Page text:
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3 reasons why labelling kids can be problematic

Labels can start really early – at playgroup it might be the child that bites or kicks. It’s terrible when it’s your child, but then most toddlers are not known for their exemplary behaviour in the sandpit.  You can still shrug it off when they’re really young, thinking that your child will grow out of it. However, when your child reaches school and all of a sudden you’re being asked to see the teacher and they start throwing around words like ‘disruptive’ and ‘behavioural difficulties’, then things take on a much more serious note. What’s in a label?

  1. Stigmatisation vs reprieve

Medical labels like Attention Deficit Hyperactivity Disorder (ADHD) or Oppositional Defiance Disorder (ODD) are used in the education system to identify children who might need additional help. They can be good in that they can provide a bit more tolerance for when a child is having a bad day. However, these labels are not without controversy. Being labelled as having behavioural problems may set up expectations for certain behaviours which can become a self-fulfilling prophecy.

  1. Labels stick, but children change

It can be very difficult for a child to outgrow their label. This affects how the child is treated not only by their teachers, but also by their peers. It becomes really salient as the child hits puberty and tries to carve out a unique identity for themselves. Very often the child will need to change schools in order to shed the label they’ve been given.

  1. Deficit or difference

Labels encourage us to see the child from a problem or pathology perspective rather than a difference, strength and capability perspective. Labelling a child does not encourage a holistic view of the individual; rather it means the starting point is from a deficit.

As parents, a medical diagnosis can be a mixed blessing. On the one hand your child might get the support they need, but on the other hand their self-esteem might take a serious knock.

One of the most positive things you can do is use the Goulding SleepTalk® process to help build your child’s self esteem. It only takes 2 minutes a night, but this gentle strategy uses an auto-suggestion technique to speak with the subconscious mind while they sleep. Children given the label Autism, Asperger’s or ADHD might spend a lot of time hearing negative things about themselves, this technique reinforces the belief that no matter what happens in life, they are smart enough, funny enough, strong enough, good enough, everything enough, to conquer any challenge that comes their way.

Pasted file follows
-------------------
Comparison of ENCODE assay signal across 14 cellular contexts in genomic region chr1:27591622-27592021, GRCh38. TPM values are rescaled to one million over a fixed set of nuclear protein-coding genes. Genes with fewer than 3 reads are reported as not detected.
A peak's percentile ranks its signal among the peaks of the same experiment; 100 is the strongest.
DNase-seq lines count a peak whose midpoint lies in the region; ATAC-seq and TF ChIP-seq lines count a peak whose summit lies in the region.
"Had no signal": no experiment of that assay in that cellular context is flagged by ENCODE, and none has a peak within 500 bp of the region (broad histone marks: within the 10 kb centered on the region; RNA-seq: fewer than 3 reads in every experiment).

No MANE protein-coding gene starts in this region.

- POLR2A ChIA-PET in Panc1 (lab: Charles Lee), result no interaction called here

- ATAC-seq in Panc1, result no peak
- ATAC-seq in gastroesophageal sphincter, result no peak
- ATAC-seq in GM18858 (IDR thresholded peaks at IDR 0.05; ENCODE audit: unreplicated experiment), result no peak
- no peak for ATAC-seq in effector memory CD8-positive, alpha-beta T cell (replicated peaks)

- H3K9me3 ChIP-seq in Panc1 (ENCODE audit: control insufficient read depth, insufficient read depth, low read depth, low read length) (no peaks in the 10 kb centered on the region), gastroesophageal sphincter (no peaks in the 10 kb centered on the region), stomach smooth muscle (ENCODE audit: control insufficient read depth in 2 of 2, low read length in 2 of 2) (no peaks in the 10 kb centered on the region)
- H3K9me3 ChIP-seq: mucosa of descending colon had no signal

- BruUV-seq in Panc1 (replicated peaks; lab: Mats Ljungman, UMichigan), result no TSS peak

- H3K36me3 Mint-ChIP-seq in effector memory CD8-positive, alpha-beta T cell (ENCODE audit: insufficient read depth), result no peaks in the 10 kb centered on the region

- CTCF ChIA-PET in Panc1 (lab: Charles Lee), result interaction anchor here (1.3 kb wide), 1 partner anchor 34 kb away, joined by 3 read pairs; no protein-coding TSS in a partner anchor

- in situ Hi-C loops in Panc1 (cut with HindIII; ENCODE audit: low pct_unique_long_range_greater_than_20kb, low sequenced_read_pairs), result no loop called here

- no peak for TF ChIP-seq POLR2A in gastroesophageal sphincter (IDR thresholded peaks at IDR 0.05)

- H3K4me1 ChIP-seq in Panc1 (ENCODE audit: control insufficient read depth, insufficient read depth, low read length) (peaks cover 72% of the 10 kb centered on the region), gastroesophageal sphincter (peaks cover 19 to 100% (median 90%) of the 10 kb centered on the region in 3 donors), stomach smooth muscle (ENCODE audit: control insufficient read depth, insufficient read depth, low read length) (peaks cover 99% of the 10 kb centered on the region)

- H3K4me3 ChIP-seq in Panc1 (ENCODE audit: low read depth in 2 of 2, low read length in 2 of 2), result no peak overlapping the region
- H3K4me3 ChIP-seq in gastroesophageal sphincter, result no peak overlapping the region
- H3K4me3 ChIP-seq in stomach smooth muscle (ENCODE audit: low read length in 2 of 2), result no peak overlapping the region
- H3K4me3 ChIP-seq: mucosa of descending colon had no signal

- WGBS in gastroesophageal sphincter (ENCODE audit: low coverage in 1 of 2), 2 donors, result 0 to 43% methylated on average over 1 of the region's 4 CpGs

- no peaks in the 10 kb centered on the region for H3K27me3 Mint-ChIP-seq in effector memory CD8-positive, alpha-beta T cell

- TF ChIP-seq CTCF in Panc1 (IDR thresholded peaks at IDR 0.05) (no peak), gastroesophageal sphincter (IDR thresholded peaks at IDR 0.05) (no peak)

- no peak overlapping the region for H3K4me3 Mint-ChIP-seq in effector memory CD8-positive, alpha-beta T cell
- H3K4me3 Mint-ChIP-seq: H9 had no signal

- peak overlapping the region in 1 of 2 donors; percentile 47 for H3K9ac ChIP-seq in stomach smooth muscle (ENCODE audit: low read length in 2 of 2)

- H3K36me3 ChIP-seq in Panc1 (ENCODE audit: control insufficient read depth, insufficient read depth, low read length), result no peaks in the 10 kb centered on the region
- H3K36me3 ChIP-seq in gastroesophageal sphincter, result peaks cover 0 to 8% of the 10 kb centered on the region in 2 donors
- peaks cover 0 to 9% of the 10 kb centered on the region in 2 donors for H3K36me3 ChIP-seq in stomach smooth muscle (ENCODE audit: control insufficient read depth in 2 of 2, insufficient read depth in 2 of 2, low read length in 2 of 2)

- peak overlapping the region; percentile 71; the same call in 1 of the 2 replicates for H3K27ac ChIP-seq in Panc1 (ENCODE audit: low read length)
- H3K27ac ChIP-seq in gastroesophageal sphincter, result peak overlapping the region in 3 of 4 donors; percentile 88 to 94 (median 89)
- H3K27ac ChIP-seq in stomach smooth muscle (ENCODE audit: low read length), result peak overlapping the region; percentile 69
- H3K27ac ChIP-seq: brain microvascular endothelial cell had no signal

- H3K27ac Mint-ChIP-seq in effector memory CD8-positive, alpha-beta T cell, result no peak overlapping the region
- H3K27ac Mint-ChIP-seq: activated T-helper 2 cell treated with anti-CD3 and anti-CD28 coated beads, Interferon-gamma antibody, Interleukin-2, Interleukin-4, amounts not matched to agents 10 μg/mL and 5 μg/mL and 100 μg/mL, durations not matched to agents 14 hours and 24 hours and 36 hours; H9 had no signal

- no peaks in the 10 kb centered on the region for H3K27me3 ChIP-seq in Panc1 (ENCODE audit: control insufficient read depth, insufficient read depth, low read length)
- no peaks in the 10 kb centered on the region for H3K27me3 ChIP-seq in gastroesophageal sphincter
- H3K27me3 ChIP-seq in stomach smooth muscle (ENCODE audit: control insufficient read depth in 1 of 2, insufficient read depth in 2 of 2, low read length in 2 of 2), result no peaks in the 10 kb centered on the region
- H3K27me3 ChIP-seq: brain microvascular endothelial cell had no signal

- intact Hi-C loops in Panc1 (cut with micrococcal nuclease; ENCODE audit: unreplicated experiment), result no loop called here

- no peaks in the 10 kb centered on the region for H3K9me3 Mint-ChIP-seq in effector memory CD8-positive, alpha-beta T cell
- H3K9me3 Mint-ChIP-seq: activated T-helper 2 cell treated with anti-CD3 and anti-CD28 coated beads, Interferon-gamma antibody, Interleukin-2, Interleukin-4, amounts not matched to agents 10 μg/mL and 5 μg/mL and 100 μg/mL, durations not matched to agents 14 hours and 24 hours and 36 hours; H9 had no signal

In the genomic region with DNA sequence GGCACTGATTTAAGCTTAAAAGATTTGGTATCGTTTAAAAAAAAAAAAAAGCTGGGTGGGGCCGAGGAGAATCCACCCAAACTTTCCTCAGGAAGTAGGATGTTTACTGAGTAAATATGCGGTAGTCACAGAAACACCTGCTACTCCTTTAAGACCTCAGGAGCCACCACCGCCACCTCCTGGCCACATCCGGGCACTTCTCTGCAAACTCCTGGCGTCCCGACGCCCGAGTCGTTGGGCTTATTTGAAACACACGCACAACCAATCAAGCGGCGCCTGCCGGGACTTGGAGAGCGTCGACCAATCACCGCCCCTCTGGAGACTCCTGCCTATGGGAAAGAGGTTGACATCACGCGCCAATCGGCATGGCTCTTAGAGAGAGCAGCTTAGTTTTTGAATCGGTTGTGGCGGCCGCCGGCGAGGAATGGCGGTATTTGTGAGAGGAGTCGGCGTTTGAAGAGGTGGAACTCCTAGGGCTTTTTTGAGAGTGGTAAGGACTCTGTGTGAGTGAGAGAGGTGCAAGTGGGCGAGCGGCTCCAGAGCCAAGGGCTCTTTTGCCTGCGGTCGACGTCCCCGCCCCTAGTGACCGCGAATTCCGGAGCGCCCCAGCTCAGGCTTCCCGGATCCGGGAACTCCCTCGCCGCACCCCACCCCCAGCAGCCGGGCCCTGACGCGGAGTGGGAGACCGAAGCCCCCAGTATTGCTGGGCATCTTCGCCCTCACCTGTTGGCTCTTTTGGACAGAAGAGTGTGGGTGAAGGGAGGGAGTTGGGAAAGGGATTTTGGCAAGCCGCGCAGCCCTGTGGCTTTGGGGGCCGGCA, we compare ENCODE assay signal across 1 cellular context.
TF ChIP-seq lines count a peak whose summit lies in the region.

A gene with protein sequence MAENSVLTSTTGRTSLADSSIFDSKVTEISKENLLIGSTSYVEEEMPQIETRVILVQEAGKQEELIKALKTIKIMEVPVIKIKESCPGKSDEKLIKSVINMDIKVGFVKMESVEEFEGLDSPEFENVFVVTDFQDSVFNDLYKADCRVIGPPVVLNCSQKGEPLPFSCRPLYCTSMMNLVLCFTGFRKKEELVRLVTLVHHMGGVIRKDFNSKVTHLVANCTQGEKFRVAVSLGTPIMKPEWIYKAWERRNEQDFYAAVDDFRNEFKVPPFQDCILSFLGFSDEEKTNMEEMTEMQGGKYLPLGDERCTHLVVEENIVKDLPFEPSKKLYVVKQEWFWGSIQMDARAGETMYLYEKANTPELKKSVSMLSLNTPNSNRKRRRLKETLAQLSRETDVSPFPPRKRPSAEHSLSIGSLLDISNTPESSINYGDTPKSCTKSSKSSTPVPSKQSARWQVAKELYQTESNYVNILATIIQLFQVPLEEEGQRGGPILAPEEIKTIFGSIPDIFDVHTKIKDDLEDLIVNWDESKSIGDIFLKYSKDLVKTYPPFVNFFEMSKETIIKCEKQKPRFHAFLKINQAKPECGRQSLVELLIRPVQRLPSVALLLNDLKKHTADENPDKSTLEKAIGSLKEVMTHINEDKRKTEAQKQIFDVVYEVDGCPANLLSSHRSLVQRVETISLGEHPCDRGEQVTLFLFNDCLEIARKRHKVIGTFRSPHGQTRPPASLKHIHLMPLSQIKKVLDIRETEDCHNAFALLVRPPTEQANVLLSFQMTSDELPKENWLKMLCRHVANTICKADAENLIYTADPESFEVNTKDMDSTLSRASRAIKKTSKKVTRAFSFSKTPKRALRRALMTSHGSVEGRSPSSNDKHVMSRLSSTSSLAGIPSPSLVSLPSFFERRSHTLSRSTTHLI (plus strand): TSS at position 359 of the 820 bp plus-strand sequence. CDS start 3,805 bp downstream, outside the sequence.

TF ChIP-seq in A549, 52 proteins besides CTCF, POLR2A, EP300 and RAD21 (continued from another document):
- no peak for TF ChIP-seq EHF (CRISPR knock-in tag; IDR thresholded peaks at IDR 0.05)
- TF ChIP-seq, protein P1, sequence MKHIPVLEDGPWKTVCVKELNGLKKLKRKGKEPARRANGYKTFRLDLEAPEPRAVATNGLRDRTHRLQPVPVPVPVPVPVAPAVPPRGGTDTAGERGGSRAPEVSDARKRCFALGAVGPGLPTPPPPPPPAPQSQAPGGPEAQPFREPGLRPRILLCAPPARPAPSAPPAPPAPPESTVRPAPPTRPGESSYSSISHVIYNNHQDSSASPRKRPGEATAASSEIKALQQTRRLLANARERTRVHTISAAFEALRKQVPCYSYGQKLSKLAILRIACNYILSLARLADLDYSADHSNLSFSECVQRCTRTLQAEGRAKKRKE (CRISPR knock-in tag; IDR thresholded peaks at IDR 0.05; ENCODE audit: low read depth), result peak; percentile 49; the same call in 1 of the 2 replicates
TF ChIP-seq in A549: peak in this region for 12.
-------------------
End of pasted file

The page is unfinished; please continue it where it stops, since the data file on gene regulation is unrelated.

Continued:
To find out more about Goulding SleepTalk® and our other programs, contact us to book your free initial consultation.

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canberra sleeptalk

SleepTalk Sessions Canberra

The Canberra SleepTalk™ Sessions are our answer to the needs of many parents living in Australia Capital Territory. Even though a part of this article will focus on the service we offer, it’s also a free resource that you can use to improve your understanding of how the subconscious mind works and also understand how to protect your child from confidence-damaging comments and traumatic experiences.

To understand what SleepTalk™ is, a program dedicated to the well-being of children, you must first understand how the human mind works.

How we get to believe what we believe

Everything around us, from the smell of fresh coffee to the latest show you’re watching on Netflix is information. Our brain is constantly processing the information, through something called ‘conscious and subconscious acceptance‘. Adults use analytical logic, critical, and conscious thinking to assess what to accept and internalise. We don’t take everything we hear as truth and we don’t turn all of those words into our beliefs.